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🌱 Subscription and Soft Serve: Can Both Be Sustainable?
Featuring Whirli, Bundlee, Jude's, Treepoints and more...
This week we take a look at...
What we can learn from the rise of the childcare goods subscription service.
How Jude’s have become Britain’s first carbon negative ice cream company.
In case you missed it: Plastic Credits at the checkout? There's a new wave of offset APIs, led by startups like Treepoints.
> Good News This Week
🎯 Pip & Nut released their new packaging - glass jars that are made from a minimum of 50% recycled glass, and are themselves more widely recycled than their previous 30% rPET jars.
🎯 The Collective have claimed a first with a blended yoghurt that is carbon neutral.
⭐️ M&S are selling heavily discounted 25p extra ripe banana bundles in an attempt to reduce food waste.
⭐️ Sainsburys becomes the first UK grocer to introduce fully electric trucks to its fleet.
⚡️ Hubbub revealed their partnership with BT on a study which discovered that if simple household electricity use changes were implemented, it would deliver 6.6% of the amount that households need to reduce their emissions by to hit the UK’s Net Zero target by 2050.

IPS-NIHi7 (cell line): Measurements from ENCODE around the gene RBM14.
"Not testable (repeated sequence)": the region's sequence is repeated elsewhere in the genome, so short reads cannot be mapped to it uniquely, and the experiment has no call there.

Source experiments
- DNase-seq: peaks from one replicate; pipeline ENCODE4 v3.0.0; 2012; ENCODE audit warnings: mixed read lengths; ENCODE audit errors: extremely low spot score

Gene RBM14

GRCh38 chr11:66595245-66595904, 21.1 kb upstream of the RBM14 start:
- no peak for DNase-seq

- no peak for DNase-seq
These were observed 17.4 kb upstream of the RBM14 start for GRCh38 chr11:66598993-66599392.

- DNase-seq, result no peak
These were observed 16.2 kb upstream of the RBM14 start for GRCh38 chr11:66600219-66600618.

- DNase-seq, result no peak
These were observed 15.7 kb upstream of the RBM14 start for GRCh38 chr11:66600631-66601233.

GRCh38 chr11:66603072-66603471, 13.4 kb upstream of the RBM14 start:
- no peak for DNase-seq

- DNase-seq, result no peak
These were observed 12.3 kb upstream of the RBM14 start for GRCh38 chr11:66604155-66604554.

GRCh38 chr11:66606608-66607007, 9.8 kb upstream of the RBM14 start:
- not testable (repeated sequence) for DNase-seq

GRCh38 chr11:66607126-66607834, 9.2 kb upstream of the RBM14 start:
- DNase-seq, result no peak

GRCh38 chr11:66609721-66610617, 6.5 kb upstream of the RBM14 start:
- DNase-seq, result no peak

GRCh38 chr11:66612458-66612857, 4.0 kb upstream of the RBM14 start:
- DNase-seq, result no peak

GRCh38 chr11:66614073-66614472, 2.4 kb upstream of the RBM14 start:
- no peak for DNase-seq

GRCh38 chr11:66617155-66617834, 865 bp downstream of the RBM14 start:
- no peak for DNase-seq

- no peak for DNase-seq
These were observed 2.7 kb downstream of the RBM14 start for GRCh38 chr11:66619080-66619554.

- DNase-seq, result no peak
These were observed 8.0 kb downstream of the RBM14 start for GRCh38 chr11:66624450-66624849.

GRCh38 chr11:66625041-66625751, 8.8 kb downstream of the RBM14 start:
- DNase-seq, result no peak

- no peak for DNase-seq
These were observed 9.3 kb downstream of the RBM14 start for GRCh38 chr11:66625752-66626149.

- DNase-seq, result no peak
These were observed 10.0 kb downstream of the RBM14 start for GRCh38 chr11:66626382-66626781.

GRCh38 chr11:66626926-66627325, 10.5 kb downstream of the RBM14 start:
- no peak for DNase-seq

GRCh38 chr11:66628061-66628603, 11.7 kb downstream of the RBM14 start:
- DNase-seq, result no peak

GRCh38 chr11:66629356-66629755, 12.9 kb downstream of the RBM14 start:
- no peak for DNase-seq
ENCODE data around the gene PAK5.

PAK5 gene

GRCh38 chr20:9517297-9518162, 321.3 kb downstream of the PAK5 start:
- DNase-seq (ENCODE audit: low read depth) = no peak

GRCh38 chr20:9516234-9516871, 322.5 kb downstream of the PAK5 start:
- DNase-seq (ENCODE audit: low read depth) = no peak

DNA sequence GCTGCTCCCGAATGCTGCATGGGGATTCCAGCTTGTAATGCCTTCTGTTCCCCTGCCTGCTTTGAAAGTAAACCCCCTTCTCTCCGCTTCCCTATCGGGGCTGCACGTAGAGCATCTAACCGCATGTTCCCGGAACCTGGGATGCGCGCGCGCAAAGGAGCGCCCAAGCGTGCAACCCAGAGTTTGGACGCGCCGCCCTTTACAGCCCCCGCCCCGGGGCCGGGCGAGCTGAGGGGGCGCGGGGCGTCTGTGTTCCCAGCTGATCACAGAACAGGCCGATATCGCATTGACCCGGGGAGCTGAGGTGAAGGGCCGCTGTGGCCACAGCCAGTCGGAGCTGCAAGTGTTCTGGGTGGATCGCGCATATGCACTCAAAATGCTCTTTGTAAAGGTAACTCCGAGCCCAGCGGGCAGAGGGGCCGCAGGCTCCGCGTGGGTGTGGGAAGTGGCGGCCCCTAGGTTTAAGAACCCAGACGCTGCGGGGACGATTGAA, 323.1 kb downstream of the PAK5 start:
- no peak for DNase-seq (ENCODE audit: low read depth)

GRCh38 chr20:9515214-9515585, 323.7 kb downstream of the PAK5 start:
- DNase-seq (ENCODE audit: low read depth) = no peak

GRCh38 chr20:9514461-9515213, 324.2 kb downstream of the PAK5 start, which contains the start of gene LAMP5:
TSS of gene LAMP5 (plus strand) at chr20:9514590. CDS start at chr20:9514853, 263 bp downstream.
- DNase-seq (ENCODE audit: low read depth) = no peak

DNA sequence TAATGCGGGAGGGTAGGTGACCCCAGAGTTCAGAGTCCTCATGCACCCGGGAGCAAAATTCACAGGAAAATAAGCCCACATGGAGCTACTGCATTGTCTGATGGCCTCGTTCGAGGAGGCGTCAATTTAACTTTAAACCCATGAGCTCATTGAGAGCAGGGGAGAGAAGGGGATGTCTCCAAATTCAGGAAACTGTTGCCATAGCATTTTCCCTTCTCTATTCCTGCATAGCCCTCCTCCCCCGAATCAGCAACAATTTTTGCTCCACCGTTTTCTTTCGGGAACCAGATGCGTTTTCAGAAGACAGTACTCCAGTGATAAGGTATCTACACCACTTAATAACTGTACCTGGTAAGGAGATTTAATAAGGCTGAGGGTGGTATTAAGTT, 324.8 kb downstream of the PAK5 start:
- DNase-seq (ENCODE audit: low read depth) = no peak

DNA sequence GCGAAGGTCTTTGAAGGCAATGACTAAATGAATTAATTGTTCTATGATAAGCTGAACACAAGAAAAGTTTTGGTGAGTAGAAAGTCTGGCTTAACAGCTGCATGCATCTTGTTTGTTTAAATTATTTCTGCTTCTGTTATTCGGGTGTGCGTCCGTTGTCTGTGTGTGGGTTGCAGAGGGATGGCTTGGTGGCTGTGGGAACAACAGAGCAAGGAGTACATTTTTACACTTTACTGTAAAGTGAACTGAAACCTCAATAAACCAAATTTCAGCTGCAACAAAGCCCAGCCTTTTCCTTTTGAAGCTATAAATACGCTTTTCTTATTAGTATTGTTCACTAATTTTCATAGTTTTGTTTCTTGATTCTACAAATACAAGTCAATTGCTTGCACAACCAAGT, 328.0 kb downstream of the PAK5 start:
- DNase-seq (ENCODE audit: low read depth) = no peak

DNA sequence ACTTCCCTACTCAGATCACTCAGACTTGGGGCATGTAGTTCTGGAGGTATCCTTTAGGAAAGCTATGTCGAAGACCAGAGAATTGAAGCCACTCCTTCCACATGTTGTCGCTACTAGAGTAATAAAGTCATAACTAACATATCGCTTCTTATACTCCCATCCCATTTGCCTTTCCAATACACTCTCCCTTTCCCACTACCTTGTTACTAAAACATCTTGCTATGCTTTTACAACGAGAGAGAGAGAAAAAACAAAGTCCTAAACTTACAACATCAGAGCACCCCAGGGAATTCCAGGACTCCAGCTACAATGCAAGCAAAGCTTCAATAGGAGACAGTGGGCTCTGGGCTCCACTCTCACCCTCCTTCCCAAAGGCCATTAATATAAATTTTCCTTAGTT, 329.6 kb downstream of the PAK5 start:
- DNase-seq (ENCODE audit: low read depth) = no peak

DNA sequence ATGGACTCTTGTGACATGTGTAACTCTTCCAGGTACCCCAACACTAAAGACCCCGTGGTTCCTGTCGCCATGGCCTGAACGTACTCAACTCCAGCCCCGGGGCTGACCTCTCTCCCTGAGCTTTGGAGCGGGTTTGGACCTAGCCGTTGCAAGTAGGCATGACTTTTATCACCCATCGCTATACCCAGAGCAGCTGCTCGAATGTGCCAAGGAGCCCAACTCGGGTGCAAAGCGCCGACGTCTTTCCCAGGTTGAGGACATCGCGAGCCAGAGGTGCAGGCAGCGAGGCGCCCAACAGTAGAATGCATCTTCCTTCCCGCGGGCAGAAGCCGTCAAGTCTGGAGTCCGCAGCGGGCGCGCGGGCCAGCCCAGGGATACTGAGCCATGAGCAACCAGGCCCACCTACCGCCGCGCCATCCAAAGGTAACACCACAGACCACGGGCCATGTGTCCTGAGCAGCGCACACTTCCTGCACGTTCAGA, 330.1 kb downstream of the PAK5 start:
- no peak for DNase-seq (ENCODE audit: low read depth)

⚡️ Upstream released Reuse Wins, a report detailing the emergence of a new reuse economy, outlining the potential for 841 million disposable food packaging items to be averted annually.
> Click on each link to read more.
> Quick Take
They grow up so fast: What we can learn from the rise of the childcare goods subscription service.
Nearly two-thirds of UK homes are signed up to a subscription service. Of these, the average number of subscriptions is seven. Nearly one-sixth of UK homes have a child under 5. What are the odds of one of these households wanting a subscription to childcare goods? Don’t worry, we won’t make you do the maths. The message is clear: there’s a prime market screaming out for childcare subscription services, and toy box service Whirli and clothing box Bundlee are heeding their call. They saw the market trend, found a niche with their name on it and made their move. That’s not the only lesson we can learn from these brands. First, let’s take a look at their origin stories.
Bundlee is the UK’s first baby clothing rental subscription. Describing her ‘shock’ at how fast her siblings outgrew clothes, (and how fast they piled up in storage) founder Eve Kekeh decided to tackle the ‘ultimate fast fashion’. Bundlee is marketed as a sustainable option, (using carefully sourced, carbon-minimising fabrics designed to last) but only in part. A big part of its USP is that it saves money and storage space for new parents. Two precious commodities.
Whirli, similarly, flaunts its plastic-reducing environmental benefits, but only in passing. Whirli’s monthly toy delivery and collection service is pushed as an affordable option, a clutter-reducing option and most importantly one that is great for easily-bored children. It’s this that consistently sees them winning consumer awards.